They're waiting.

They’re waiting.

Listening Like A Dog

 

Cricket can be a very good listener. Even in a dead sleep, limbs flopping in midair, she can hear certain words (like: walk, chicken, go, out, and, of course, pee) and be up on her feet and stretching within half a second.

Don't be fooled. Cricket can hear everything!

Don’t be fooled. Cricket can hear everything!

She listens to the sounds of her people sleeping, and shifting, to determine when the waking up drama is about to take place, so she can mark it with screeching and scratching and growling and jumping. She listens to the outdoor sounds, to make sure terrorists are not hiding in plain sight, pretending to be birds or squirrels. She often listens by sniffing, hearing the story of her sister’s visit to the vet by smelling her ears, armpits, and, of course, her butt.

This is Butterfly sniffing Cricket, but you get the idea.

This is Butterfly sniffing Cricket, but you get the idea.

Listening like a dog means actively looking for the information someone wants to give you. It’s not about being nice, or friendly, or polite; it’s about tying an imaginary thread between you and the talker and letting them feel the tug each time you understand what they’ve said.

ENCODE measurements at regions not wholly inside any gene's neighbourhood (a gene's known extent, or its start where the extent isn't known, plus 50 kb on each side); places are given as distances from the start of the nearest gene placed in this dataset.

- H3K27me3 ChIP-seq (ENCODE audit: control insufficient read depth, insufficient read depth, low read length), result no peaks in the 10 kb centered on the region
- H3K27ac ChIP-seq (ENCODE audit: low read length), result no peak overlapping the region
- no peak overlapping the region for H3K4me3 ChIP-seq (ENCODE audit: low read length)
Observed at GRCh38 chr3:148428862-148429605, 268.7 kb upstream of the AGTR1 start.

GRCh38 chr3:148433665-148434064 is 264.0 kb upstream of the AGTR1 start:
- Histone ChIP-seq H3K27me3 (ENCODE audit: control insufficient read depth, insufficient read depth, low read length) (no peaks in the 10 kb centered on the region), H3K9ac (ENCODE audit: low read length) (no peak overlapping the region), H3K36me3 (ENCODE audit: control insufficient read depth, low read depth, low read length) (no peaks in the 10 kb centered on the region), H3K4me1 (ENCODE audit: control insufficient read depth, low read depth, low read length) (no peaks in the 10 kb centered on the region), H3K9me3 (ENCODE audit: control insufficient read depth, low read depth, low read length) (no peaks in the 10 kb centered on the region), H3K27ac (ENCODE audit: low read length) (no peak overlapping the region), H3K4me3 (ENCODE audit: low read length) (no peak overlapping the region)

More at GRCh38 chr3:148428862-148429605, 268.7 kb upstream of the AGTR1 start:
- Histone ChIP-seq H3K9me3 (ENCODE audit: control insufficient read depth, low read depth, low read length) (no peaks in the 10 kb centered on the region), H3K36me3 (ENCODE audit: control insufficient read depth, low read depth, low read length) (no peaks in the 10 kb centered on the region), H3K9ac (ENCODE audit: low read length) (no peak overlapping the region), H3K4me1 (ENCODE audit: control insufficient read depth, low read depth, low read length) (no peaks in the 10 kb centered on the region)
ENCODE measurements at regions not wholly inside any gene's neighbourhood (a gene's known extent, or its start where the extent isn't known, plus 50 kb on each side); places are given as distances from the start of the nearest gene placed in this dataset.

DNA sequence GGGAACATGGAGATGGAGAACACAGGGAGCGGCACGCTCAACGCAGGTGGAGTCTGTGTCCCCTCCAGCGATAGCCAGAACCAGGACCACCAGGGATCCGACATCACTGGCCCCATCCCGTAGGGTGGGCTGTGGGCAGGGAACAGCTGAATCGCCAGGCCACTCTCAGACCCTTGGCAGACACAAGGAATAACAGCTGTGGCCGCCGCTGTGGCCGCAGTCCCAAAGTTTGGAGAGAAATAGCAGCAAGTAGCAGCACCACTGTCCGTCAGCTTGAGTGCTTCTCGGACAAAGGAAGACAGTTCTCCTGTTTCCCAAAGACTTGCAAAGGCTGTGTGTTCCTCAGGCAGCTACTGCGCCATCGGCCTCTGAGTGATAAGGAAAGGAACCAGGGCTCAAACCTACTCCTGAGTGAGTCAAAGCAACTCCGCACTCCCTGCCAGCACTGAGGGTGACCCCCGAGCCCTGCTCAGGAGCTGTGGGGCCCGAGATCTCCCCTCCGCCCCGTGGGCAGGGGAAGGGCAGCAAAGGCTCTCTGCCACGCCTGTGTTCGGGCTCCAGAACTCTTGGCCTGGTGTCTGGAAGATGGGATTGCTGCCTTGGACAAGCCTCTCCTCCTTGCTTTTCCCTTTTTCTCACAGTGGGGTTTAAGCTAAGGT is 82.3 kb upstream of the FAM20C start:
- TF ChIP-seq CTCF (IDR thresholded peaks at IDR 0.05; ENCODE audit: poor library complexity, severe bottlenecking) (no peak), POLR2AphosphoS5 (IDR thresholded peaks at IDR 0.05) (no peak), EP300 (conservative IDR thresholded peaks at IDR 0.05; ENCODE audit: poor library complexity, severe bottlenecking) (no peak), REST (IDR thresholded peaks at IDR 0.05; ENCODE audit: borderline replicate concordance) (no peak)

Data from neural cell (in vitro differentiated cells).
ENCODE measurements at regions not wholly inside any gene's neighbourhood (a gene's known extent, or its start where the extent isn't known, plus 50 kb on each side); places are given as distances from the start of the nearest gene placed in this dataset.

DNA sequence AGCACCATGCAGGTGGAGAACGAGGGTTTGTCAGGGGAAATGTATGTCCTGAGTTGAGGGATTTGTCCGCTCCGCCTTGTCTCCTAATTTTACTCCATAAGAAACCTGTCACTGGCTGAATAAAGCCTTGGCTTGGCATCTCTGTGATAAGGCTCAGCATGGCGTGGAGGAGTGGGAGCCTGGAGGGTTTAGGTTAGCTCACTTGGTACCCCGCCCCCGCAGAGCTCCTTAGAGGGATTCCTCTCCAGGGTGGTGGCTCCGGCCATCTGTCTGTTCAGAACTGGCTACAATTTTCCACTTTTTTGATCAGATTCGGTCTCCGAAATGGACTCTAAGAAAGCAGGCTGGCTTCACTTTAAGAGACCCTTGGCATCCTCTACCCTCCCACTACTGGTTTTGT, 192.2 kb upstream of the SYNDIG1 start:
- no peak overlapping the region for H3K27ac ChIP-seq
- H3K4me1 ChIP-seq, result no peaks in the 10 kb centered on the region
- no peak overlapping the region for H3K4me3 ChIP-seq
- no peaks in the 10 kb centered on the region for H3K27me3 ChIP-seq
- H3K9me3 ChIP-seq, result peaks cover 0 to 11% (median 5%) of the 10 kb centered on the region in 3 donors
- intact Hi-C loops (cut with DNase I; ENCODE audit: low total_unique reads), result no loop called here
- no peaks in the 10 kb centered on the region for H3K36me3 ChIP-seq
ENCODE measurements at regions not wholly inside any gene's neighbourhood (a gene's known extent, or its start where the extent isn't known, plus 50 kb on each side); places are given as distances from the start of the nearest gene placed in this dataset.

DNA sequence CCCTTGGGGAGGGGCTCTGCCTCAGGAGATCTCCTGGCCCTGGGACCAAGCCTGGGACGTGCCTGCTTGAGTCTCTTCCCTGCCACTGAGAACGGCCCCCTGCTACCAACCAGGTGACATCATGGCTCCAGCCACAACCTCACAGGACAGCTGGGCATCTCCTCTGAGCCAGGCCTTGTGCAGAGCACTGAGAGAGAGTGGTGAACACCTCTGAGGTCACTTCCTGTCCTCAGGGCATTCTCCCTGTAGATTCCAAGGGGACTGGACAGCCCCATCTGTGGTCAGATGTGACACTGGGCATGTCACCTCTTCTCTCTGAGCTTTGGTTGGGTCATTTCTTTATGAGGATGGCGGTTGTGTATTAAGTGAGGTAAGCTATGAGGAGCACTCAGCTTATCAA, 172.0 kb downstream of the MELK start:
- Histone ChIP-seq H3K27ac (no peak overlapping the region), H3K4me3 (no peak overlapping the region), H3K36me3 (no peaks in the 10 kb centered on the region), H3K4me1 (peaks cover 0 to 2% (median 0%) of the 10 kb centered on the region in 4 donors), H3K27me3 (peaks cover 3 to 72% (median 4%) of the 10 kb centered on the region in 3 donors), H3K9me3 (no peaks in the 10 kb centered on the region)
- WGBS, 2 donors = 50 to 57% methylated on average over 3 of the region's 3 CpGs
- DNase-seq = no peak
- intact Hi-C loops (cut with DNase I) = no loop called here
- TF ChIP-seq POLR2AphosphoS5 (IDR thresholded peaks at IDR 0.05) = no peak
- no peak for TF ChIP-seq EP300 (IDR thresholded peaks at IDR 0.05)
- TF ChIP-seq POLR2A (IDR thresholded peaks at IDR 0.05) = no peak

Butterfly even listens with her tongue!

Butterfly even listens with her tongue!

My rabbi went to Israel this summer with a group of other liberal rabbis, and they spent a week with different groups of Israelis and Israeli Arabs, and at the end of the trip they spent three days in Jerusalem, hearing from Palestinians from East Jerusalem, during the height of the Gaza war. These speakers had to spend hours travelling, because of the heightened security measures, but they felt it was important enough to come and tell their personal stories to this group of American Jews. The rule was that the listeners had to wait until the end of the presentation to speak, and even then, only speak in the form of a question, to try to understand better where the speaker was coming from, rather than to argue with them.